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Thread: Conversion and staring up SWG

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    Conversion and staring up SWG

    Hi all. Thanks for the great information on the board! For a new pool owner (I didn't even realize there was a pool the first time we did a walk-through on the house we bought because there was so much snow), I'm finding this world isn't as mysterious as I once had.

    After doing some research, I made the decision to replace out the chlorine system with a Pentair IC40, and decided to try and save some electricity cost by changing out the pump to an Intelliflo. I am keeping the DE filter, and have already completely sprayed the filter grids out and have seen no sign of any damage to these units.

    I was told by the neighbors next door that the previous owners did not open the pool at all in 2012, and after taking off the winter cover yesterday, I found a dismal scene of blackened water and a nice smell that brought me back to biology class in high school.

    The question I would like to ask (which I'm assuming) that the first step even before attempting to add the appropriate amount of salt is to first shock the system to begin the process of cleaning and conditioning the water. It seems as though the SWG will never initially produce enough chlorine to kill this "world of wonder" happening in my pool. I will assume I have zero chlorine present (although my TF-100 kit is not expected to arrive until next monday).

    I have a 18x36 pool with approximately 25,000 gallons, and I would like to start tackling this murky mess as soon as possible.

    Can someone confirm that I will want to use chlorine bleach before starting up the SWG, and a rough idea of how much I can start using to kill things off until I can start getting accurate test samples, which will be in 4 days.

    Thanks in advance for everyone's assistance!
    18x36 IG vinyl, Sta-Rite S8D110 DE Filter, Intelliflo VS +SVRS, IC40 SWG, 2 skimmers & 1 main, 1 1/2" plumbing, 2" at pad, Aquabot Turbo T

  2. Back To Top    #2

    Join Date
    Nov 2010
    South Central Kentucky

    Re: Conversion and staring up SWG

    Typically the consensus here is to shock with bleach and once you are done with the shocking process (read pool school) then you worry about the salt. SWGs are not designed for using to shock a pool. They can be used to maintain the shock level if for some reason you are going to be away, but it's not recommended to do this for long periods of time.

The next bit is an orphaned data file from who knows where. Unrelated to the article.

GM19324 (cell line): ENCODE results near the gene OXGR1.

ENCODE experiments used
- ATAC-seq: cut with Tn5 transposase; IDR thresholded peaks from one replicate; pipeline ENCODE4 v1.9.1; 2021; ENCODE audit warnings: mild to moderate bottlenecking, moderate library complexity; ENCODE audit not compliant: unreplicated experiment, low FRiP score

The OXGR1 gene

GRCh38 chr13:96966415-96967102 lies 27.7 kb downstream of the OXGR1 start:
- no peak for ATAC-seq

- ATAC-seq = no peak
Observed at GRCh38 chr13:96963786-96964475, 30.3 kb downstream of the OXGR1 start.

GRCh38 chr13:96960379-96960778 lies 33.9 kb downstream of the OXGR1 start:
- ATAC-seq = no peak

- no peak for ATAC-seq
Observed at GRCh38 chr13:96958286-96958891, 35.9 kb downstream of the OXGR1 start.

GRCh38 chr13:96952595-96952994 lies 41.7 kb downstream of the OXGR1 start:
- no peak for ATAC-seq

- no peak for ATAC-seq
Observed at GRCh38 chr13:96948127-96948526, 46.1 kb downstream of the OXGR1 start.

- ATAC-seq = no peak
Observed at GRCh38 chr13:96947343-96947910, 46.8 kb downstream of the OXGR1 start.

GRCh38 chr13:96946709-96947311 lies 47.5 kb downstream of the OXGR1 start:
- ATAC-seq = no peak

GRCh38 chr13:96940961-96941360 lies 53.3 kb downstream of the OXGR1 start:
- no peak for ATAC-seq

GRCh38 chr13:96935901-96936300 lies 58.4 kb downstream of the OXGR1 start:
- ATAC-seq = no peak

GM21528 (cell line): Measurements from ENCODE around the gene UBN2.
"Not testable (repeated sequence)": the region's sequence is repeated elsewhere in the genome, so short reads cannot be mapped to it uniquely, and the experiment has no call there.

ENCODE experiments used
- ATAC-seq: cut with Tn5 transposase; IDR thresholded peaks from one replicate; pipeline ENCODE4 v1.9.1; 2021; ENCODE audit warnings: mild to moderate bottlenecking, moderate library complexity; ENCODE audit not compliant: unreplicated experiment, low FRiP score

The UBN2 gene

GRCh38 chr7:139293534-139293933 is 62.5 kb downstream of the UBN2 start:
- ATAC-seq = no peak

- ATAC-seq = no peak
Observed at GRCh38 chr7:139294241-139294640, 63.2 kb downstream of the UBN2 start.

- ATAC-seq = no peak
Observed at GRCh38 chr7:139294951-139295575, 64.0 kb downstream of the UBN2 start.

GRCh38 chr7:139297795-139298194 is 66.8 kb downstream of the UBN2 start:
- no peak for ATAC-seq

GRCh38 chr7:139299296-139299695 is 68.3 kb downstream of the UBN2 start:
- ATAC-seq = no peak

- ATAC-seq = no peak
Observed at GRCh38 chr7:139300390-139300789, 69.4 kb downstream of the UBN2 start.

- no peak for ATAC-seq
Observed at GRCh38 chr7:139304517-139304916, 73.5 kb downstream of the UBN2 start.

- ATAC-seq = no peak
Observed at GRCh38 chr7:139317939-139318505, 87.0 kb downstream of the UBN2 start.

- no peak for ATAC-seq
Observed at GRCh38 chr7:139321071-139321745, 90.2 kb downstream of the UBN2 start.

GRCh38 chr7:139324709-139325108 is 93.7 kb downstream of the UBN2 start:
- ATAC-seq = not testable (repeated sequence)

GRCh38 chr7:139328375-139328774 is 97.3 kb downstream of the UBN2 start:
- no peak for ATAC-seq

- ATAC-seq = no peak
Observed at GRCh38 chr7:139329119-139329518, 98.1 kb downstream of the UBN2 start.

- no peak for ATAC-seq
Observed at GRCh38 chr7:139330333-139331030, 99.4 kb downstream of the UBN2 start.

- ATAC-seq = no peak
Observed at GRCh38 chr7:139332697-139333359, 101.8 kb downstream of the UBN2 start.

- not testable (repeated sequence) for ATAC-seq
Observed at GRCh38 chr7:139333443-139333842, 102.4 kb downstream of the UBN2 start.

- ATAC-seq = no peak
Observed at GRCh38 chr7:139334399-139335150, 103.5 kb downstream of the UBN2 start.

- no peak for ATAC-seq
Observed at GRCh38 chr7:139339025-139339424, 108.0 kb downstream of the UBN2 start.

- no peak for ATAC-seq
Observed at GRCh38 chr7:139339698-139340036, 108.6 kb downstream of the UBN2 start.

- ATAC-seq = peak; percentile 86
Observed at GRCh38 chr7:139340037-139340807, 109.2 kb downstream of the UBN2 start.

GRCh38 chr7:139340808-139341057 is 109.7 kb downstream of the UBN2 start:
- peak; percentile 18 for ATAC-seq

Get a test kit so you can accurately measure your chemistry and start by netting out as much of the big stuff as possible. When maintaining a shock level, typical testing with strips or the Chlorine/pH test isn't sufficient.
    15x32 vinyl liner, 14,400 gal, 1.4hp Centurion pump, 3/4 hp booster pump, Hayward Pro Series S244T Sand Filter, Hayward H200 heater (digital readout)
    Aqua Rite Electronic Chlorine Generator, Hayward Phantom cleaner, TF 100 test kit
    Pool School, Pool Calculator

  3. Back To Top    #3
    Richard320's Avatar
    Join Date
    Jan 2010
    San Dimas, CA (LA County)

    Re: Conversion and staring up SWG


    Personally, I would hold off on doing anything until I had a test kit in my hands. The pool has sat like that for a year or more; a few more days won't hurt it.

    I say this because you don't know what the CH and CYA levels are. You may find you need to drain 75% or more of the water to reduce CYA to a manageable level. You mentioned a chlorine system, which probably means a puck feeder, which almost guarantees high CYA levels. And that will require massive quantities of bleach to clear the water, and it also makes testing a nuisance because of the high FC levels you need to maintain.

    That said, if you're just antsy to do something, get a leaf rake and start blindly removing any debris from the bottom. Figure out how much salt a SWG will need and work up a sweat loading and unloading that. But I see no use in pouring bleach in blindly when it a)might not be high enough to have any effect and b) end up being pumped out again in a couple days.
    16K freeform gunite with spa; Pentair 4000 DE filter; Century Whisperflow 1 HP; Pentair Minimax heater.
    Troublefree does not mean Maintenancefree. It's like brushing your teeth: You can spend a couple minutes a day and pennies a week or go to the dentist once a year and spend several thousand dollars.
    A pool is like a pet - you have to feed it every day, even the days you don't want to play with it!

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